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Student Loan Forgiveness Programs for Nurses

For working nurses, making the decision to earn a Bachelor of Science in Nursing (BSN) can be empowering. Think better patient outcomes, higher pay and wider job options for starters. But taking this step may come with concerns about cost. Imagine instead going on to earn a bachelor’s without the financial worries.

Nurses are being called on to earn their BSN, and some employers may even require it. RNs who are ready to take this step may find that they can reduce or eliminate student debt with loan forgiveness programs.

How Do Loan Forgiveness Programs Work?

Cost is a concern for almost anyone when it comes to a college degree. It can be difficult to keep the focus on learning with student debt stress. RNs looking into RN to BSN programs will find that tuition can range from under $10,000 to $80,000 or more.

Fortunately, nursing is a profession with some great opportunities for loan forgiveness. Not only can nurses get most or all of their debt erased, but they are likely to earn more money with a BSN.

BSN nurses are also more likely to be promoted to leadership roles, which may pay even more.

Loan forgiveness requirements will vary from one program to another. But generally, these programs involve a commitment to work for a given period of time in a high-need area in exchange for loan forgiveness.

One thing loan forgiveness programs are likely to have in common is a requirement that the nursing program is from an accredited school of nursing.

What Are Some Loan Forgiveness Programs to Consider?

RNs who are interested in applying for loan forgiveness programs will want to research their options to find the best fit. An overview of three programs follows:

State Loan Repayment Program: States may offer student loan repayment programs to RNs as an incentive to serve in high-need areas. RNs in Illinois, for example, can apply for the Veterans’ Home Medical Providers’ Loan Repayment Program. RNs who are accepted commit to working in a State of Illinois Veterans’ Home. They receive up to $5,000 annually for up to four years to repay student loan debt.

NURSE Corps Loan Repayment Program (Health Resources and Services Administration): Millions of Americans live in communities without enough healthcare providers to meet basic healthcare needs. RNs can make a difference by committing to work in a health professional shortage area through the NURSE Corps Loan Repayment Program.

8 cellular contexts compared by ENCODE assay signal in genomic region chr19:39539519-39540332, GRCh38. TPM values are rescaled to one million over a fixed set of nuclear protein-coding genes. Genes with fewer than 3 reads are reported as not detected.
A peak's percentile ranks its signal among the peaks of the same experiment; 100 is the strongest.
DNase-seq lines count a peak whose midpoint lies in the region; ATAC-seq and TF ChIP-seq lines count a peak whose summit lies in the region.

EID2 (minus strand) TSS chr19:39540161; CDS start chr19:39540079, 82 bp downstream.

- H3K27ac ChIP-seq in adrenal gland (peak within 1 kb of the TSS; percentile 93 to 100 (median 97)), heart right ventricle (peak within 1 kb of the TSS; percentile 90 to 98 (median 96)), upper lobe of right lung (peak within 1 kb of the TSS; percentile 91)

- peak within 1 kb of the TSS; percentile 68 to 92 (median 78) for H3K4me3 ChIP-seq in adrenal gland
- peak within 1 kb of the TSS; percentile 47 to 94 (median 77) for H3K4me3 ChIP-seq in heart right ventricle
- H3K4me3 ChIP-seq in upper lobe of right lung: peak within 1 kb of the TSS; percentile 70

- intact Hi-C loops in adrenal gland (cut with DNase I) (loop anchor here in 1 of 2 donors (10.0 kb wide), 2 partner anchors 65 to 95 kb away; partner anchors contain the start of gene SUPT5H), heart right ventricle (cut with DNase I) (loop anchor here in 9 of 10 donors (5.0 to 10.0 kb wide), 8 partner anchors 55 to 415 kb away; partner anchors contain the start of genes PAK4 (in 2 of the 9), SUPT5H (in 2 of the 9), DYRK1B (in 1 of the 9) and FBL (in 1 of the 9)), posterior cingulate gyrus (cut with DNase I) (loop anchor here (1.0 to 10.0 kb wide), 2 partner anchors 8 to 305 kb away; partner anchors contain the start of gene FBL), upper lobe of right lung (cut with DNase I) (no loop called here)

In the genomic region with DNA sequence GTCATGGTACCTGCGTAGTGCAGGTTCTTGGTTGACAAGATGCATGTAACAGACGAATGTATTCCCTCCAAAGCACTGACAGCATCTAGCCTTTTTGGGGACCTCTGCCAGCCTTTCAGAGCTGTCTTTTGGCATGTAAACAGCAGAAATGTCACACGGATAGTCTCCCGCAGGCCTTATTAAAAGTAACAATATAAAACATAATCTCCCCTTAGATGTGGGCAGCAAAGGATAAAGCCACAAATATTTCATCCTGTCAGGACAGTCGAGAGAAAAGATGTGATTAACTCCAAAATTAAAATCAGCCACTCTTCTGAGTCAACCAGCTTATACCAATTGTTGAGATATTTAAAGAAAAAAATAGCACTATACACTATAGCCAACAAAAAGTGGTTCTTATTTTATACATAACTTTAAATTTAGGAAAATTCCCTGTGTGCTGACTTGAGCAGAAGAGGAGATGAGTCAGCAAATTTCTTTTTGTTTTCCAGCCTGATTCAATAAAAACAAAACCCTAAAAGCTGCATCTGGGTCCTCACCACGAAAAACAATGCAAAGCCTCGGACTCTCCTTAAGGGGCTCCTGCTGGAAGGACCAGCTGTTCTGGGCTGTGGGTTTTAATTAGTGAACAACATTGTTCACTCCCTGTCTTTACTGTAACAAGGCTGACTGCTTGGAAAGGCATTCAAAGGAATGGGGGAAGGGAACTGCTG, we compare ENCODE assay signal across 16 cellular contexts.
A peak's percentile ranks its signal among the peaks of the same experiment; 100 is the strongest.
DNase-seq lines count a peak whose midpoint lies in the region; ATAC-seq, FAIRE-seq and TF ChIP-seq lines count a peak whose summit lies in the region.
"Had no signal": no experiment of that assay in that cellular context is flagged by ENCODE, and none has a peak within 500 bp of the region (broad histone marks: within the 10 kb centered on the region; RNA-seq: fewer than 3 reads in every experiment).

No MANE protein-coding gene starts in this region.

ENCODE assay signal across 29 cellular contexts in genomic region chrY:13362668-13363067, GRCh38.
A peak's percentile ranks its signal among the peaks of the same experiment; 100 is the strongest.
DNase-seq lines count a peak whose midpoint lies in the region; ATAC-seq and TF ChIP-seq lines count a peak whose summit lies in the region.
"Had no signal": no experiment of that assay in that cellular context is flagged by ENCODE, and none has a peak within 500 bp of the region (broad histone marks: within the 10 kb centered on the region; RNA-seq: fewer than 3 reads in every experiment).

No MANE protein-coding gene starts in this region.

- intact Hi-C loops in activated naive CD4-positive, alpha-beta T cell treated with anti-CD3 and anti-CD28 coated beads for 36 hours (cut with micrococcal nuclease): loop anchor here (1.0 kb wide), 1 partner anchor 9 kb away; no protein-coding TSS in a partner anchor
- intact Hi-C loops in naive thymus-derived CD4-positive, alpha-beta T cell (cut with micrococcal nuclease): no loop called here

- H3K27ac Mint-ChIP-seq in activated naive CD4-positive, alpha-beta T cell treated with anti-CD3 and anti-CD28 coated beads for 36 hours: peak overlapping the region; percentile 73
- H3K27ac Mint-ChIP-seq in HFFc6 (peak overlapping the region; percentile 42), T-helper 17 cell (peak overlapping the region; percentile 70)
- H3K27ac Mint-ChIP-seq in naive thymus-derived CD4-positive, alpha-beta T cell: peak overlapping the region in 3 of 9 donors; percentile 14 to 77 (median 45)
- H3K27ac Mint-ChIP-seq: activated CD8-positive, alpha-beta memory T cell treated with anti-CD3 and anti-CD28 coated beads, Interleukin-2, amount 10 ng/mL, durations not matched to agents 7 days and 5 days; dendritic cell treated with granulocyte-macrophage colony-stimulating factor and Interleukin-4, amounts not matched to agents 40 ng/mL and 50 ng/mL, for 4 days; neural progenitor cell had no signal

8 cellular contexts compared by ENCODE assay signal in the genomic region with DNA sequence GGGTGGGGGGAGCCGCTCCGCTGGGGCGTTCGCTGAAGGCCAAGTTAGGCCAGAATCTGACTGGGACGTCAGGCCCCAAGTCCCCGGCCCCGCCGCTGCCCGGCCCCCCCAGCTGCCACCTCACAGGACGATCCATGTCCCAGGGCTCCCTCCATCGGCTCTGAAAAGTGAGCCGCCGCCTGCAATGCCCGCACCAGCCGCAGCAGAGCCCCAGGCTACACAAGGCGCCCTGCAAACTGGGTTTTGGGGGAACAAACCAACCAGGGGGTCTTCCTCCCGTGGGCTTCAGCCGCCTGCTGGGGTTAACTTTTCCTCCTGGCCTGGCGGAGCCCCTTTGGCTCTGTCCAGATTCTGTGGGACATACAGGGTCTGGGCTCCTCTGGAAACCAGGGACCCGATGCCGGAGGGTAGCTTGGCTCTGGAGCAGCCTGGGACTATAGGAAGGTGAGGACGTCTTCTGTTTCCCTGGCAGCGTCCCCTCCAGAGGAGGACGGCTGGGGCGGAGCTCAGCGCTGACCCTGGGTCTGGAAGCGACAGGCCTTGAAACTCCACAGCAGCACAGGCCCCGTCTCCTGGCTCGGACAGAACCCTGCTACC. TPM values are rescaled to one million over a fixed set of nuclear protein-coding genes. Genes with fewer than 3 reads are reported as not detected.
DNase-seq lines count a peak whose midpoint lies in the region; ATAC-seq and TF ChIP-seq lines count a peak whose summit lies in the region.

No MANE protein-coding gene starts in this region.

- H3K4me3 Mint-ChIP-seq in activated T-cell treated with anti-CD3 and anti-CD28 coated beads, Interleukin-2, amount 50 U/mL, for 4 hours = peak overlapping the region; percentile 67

RNs participating in this program work full time, caring for underserved populations at a Critical Shortage Facility. The NURSE Corps Loan Repayment Program covers 60% of unpaid nursing student loan debt over two years of service. RNs who stay on for a third year can qualify for a total of 85% loan repayment.

Military Loan Repayment Programs: RNs who want to serve their country can consider a military nursing career. Each branch of the military may differ in nursing school loan repayment benefits. The U.S. Army, for example, offers up to $40,000 annually for qualifying educational loans. RNs interested in the Navy could get up to $34,000 to cover nursing school costs.

With loan forgiveness programs, RNs can keep the focus on earning their BSN instead of fretting about finances. Next up? With a BSN in hand, RNs may want to start looking at loan forgiveness programs that can help cover the cost of earning a Master of Science in Nursing (MSN) or a Doctor of Nursing Practice (DNP).

With tuition priced at an affordable $9,499.70, the CCNE-accredited online RN to BSN at Eastern Illinois University (EIU) helps keep costs down for RNs who are ready to earn their BSN. Tuition for EIU’s RN to BSN program is the same for in-state and out-of-state students.

Learn more about Eastern Illinois University’s online RN to BSN program.


Sources:

Illinois Student Assistance Commission: Veterans’ Home Medical Providers’ Loan Repayment Program

HRSA: Bureau of Health Workforce Loan Repayment Programs for Nurses

Nurse Corps: Health Professional Shortage Areas and NURSE Corps Scholars

U.S. Army: Army Medicine

Navy.com: Nurse Corps

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